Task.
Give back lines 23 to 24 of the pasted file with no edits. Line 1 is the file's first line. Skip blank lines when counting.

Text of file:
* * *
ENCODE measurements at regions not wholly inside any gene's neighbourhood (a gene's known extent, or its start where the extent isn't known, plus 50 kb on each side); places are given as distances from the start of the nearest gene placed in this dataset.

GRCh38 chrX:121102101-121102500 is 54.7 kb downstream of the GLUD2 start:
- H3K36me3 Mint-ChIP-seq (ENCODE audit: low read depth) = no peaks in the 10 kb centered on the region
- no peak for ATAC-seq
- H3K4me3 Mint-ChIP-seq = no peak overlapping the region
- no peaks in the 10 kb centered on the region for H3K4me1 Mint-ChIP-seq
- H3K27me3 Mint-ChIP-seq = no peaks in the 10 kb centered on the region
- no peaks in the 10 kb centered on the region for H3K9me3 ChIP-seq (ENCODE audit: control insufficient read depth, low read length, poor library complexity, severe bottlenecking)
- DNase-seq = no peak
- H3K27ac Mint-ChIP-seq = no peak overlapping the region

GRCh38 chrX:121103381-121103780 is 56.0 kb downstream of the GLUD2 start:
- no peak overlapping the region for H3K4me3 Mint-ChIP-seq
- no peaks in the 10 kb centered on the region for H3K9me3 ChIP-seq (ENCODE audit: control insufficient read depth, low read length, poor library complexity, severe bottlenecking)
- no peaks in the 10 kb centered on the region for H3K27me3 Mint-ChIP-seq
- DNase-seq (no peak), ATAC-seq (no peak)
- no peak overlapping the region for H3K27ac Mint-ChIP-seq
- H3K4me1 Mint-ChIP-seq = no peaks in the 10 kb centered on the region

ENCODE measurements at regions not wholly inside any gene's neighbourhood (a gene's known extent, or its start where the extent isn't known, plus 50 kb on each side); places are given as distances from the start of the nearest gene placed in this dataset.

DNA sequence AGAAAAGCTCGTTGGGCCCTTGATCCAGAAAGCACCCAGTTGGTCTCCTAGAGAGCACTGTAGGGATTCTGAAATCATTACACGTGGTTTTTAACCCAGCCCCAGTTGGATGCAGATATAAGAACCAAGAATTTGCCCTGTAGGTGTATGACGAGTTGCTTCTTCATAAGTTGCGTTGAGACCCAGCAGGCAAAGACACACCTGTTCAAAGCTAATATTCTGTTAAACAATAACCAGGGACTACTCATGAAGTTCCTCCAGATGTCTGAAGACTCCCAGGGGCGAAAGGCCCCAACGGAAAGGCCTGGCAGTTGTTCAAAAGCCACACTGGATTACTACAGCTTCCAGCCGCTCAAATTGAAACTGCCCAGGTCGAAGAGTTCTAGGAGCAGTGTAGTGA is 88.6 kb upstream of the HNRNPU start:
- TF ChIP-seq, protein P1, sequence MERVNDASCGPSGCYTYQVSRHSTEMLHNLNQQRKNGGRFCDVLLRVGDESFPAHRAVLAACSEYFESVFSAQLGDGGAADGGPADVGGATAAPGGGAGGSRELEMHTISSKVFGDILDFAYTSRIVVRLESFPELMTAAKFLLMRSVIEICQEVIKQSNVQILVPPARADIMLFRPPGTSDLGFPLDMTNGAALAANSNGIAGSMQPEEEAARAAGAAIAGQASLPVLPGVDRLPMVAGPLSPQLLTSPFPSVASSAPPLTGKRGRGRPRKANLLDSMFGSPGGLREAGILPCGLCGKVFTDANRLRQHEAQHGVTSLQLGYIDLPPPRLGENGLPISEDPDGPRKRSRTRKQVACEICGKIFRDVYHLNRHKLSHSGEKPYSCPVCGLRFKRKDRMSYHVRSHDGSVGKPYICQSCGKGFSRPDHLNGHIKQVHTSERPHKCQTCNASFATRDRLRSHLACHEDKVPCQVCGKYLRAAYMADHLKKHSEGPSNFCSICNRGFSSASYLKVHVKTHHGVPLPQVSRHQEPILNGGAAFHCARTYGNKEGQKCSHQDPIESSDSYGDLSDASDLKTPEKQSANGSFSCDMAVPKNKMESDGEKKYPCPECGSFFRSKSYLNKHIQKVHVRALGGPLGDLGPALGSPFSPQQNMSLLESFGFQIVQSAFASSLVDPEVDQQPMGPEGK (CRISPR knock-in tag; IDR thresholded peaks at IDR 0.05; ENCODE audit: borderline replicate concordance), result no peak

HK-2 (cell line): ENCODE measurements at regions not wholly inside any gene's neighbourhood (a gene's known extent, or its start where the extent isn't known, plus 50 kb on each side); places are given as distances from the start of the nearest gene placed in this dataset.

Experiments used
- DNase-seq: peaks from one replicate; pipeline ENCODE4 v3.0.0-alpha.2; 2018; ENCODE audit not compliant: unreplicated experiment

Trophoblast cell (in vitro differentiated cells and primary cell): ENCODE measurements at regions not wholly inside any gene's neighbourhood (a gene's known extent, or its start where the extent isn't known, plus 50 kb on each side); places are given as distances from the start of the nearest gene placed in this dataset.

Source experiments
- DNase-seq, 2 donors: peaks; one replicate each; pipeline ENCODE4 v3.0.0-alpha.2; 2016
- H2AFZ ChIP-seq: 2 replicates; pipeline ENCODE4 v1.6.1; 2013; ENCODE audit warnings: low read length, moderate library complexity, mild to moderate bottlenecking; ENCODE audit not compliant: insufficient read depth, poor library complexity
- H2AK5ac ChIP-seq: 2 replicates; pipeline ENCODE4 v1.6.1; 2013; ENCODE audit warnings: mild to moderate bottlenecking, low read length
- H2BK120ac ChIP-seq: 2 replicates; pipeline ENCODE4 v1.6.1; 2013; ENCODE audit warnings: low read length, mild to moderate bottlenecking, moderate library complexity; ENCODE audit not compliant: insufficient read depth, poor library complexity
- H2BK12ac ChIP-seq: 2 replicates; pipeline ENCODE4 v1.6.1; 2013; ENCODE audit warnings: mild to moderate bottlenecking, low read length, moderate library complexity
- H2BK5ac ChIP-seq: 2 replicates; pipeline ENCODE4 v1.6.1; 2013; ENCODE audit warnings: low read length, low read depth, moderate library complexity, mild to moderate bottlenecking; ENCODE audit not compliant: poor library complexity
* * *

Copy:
- DNase-seq: peaks from one replicate; pipeline ENCODE4 v3.0.0-alpha.2; 2018; ENCODE audit not compliant: unreplicated experiment

Trophoblast cell (in vitro differentiated cells and primary cell): ENCODE measurements at regions not wholly inside any gene's neighbourhood (a gene's known extent, or its start where the extent isn't known, plus 50 kb on each side); places are given as distances from the start of the nearest gene placed in this dataset.